Nepal's cable TV operators on Thursday yanked Indian news channels from their networks over coverage of the Chinese ambassador's meetings with senior Nepalese leaders even as country's envoy in New Delhi raised the media reports with the external affairs ministry.
Multi-system operators (MSOs) such as Dishome, Mega Max, DSN and My TV decided to stop beaming Indian news channels in Nepal from Thursday, with the sole exception being state-run Doordarshan News.
People familiar with developments said on condition of anonymity that there was no official ban on Indian news channels by the Nepal government.
In a related development, Nepal's ambassador Nilambar Acharya raised the issue of Indian media coverage of the Chinese envoy's recent meetings with senior Nepalese political leaders and certain derogatory references in these reports during a conversation with the external affairs ministry, one of the people cited above said.
Dhruv Sharma, vice-president of Mega Max TV cable network, said Indian news channels were resorting to "exaggerated and uncontrolled propaganda" about Nepal, especially "objectionable" reports that referred to Prime Minister KP Sharma Oli and Chinese envoy Hou Yanqi.
Rajan Bhattarai, a member of the central committee of the ruling Nepal Communist Party and foreign affairs advisor to the prime minister, tweeted: "The news coming from Indian media against our PM and government after publication of new Map is condemnable. We completely reject their fabricated & fake reports. We urge them to respect Nepali government & people's unified position on our sovereignty & national independence."
Nepal's information minister Yuba Raj Khatiwada was asked specifically during a news conference whether the government would ban Indian channels, and he replied it would be better if the media exercised self-restraint and provided accurate news instead of the government resorting to a ban.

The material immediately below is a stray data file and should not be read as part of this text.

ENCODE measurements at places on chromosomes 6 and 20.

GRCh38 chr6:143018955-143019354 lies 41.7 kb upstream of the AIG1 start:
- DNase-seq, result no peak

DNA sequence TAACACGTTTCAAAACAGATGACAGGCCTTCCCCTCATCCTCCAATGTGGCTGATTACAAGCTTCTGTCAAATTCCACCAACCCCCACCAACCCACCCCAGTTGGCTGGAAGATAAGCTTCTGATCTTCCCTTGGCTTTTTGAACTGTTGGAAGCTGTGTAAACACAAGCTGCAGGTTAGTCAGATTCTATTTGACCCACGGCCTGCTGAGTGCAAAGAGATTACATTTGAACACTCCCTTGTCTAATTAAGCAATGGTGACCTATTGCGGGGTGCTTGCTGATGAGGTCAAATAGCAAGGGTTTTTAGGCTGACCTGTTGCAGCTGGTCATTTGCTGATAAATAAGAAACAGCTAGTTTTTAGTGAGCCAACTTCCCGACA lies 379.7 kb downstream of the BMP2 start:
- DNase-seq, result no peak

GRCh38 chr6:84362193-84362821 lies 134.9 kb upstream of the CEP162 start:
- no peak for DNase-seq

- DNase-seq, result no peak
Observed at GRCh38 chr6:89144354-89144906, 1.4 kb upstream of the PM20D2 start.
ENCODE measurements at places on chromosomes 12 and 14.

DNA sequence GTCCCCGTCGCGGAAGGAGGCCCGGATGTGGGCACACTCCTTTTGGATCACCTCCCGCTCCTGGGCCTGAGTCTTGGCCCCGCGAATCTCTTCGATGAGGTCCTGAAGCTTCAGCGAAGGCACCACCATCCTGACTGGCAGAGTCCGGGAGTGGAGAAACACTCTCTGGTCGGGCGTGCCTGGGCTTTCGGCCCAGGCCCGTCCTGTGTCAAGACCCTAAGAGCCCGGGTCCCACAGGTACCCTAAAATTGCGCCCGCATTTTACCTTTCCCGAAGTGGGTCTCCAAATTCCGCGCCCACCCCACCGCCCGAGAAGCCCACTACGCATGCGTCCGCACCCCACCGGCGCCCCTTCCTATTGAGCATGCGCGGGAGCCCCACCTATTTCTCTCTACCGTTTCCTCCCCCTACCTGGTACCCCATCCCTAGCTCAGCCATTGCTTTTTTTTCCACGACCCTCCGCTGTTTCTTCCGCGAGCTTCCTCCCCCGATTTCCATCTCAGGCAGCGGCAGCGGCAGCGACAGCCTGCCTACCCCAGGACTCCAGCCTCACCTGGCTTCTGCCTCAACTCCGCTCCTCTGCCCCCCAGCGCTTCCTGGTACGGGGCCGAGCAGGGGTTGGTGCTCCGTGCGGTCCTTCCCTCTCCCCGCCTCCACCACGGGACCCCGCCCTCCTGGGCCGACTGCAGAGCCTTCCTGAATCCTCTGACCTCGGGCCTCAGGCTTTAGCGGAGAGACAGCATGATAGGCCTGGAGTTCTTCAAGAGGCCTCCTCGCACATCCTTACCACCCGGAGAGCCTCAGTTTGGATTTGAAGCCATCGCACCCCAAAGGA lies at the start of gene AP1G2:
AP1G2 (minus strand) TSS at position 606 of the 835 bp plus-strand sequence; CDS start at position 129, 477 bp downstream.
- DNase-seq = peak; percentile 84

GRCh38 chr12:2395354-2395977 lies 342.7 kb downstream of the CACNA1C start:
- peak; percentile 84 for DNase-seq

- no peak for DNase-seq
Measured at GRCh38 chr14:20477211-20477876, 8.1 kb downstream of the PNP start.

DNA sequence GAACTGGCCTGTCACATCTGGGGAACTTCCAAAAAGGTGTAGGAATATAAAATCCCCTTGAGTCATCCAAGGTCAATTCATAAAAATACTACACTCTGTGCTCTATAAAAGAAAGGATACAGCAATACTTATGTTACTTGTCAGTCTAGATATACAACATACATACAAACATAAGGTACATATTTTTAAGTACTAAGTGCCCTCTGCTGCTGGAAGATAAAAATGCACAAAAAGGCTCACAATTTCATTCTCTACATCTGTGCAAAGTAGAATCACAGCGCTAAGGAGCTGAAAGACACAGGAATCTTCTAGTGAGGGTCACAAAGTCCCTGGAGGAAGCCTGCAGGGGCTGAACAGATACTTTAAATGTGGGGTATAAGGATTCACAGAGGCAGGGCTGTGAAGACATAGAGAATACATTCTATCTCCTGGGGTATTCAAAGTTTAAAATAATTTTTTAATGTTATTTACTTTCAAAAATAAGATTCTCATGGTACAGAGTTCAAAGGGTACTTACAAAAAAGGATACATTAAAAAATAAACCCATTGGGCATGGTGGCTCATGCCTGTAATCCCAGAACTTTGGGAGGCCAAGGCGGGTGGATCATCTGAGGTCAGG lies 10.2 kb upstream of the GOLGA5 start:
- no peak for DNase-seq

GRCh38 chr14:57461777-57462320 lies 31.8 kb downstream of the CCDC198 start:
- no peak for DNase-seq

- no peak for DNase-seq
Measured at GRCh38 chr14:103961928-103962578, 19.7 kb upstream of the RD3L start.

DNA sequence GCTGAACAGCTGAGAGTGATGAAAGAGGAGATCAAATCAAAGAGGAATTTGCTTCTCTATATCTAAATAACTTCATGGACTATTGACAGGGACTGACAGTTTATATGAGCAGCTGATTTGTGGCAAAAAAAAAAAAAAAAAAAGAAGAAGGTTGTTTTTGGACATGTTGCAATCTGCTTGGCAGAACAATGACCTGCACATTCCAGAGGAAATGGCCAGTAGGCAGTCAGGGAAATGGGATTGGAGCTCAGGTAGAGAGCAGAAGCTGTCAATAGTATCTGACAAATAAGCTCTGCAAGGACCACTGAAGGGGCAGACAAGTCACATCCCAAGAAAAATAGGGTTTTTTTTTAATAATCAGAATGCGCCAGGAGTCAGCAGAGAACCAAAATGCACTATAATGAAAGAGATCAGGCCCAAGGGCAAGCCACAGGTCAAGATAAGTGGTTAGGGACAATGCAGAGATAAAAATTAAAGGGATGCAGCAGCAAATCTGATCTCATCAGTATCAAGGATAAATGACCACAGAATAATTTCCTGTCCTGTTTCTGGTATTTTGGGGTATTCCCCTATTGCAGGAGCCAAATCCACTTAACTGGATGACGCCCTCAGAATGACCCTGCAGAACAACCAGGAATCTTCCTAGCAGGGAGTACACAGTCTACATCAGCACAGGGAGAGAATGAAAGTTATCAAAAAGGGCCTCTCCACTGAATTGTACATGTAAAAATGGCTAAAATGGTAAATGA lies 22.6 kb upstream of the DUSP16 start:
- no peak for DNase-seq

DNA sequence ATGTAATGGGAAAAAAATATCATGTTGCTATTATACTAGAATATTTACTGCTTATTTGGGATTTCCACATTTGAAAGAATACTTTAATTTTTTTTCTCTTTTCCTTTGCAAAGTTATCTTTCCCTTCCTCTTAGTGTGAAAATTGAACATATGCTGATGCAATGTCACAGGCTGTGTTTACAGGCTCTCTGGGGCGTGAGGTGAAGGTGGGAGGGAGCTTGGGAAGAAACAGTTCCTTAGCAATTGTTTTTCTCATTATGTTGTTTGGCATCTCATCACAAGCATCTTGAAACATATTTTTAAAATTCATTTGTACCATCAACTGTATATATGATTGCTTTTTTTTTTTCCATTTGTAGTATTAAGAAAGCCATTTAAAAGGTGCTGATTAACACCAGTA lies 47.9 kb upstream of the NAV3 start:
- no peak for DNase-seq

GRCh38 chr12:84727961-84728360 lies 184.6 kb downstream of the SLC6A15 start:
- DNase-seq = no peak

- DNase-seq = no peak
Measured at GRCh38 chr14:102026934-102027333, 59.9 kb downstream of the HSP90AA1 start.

However, he said the government will seek political and legal remedies against the Indian media's reports that jeopardise the nation, nationality, sovereignty and self-respect of Nepali people.
"We also request the media not to disseminate news that infringes on the sovereignty and self-respect of Nepalis. This includes the media of neighbouring countries," said Khatiwada.
The Chinese envoy in Kathmandu has had a series of meetings with the President and leaders of the Nepal Communist Party, including Pushpa Kamal Dahal "Prachanda", who are seeking the ouster of Prime Minister Oli, who has been accused of poor governance. The move against Oli has come at a time when his government issued a new map showing the Indian territories of Kalapani, Lipulekh and Limpiyadhura as part of Nepal, thus triggering a border row with India.
The people cited above said the Nepalese political leadership was particularly irked by derogatory references to Oli and the Chinese envoy by an Indian news channel, which suggested the premier could be "honey trapped" by the ambassador.